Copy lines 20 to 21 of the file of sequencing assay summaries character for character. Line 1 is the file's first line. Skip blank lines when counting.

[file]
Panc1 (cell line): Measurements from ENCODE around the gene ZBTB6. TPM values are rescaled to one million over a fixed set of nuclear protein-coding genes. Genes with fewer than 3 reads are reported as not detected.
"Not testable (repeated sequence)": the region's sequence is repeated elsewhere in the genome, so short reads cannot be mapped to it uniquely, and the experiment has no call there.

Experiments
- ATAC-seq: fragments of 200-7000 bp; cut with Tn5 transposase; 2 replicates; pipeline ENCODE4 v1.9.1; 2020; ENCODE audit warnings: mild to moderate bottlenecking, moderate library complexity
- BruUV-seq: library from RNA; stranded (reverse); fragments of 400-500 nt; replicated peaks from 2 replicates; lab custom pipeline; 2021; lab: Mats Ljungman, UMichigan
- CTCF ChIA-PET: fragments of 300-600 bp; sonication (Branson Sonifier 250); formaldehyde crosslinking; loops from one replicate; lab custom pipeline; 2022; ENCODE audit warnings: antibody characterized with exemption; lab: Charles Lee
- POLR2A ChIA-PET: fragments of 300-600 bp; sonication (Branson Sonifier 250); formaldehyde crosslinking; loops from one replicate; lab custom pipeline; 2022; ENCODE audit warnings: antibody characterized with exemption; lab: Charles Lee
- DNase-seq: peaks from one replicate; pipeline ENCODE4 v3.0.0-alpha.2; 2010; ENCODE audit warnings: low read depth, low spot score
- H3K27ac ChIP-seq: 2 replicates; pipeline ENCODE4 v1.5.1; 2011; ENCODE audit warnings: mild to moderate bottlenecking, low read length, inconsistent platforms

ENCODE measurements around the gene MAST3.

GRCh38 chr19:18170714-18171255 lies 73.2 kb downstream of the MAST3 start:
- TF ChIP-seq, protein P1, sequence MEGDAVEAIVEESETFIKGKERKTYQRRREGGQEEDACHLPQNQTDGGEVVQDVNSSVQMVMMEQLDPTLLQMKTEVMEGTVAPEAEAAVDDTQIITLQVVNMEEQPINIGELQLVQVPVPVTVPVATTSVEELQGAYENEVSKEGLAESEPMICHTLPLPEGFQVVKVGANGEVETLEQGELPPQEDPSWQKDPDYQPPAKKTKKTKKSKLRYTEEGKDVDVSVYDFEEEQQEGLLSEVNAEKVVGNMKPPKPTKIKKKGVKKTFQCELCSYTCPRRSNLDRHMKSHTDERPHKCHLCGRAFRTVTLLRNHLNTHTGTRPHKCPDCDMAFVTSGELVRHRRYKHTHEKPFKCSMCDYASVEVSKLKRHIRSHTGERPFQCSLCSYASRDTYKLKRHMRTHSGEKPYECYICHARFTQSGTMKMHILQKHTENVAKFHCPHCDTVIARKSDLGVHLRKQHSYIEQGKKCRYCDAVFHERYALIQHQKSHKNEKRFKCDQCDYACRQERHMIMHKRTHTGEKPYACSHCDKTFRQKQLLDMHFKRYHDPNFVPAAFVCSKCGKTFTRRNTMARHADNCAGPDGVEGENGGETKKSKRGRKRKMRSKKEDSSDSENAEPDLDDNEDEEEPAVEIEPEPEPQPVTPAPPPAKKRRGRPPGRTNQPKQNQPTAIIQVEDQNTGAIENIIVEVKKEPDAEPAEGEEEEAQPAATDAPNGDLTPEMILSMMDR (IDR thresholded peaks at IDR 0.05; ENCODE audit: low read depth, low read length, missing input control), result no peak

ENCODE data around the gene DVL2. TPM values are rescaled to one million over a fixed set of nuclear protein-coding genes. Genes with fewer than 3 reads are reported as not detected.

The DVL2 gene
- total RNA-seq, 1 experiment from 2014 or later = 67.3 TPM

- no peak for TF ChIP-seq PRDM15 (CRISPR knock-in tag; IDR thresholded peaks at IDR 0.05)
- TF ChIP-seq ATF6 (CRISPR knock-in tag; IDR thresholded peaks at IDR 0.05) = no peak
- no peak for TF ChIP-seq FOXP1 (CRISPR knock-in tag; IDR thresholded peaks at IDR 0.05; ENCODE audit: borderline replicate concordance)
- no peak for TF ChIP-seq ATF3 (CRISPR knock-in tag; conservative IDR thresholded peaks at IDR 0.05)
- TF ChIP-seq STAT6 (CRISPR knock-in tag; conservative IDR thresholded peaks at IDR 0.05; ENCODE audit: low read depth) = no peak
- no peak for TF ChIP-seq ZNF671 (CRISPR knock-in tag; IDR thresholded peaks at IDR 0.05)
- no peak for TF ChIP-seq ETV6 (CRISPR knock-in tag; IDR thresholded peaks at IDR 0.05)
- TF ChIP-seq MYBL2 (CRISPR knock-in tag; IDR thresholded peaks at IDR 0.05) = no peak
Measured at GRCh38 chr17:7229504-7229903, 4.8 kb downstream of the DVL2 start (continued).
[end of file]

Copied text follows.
- TF ChIP-seq STAT6 (CRISPR knock-in tag; conservative IDR thresholded peaks at IDR 0.05; ENCODE audit: low read depth) = no peak
- no peak for TF ChIP-seq ZNF671 (CRISPR knock-in tag; IDR thresholded peaks at IDR 0.05)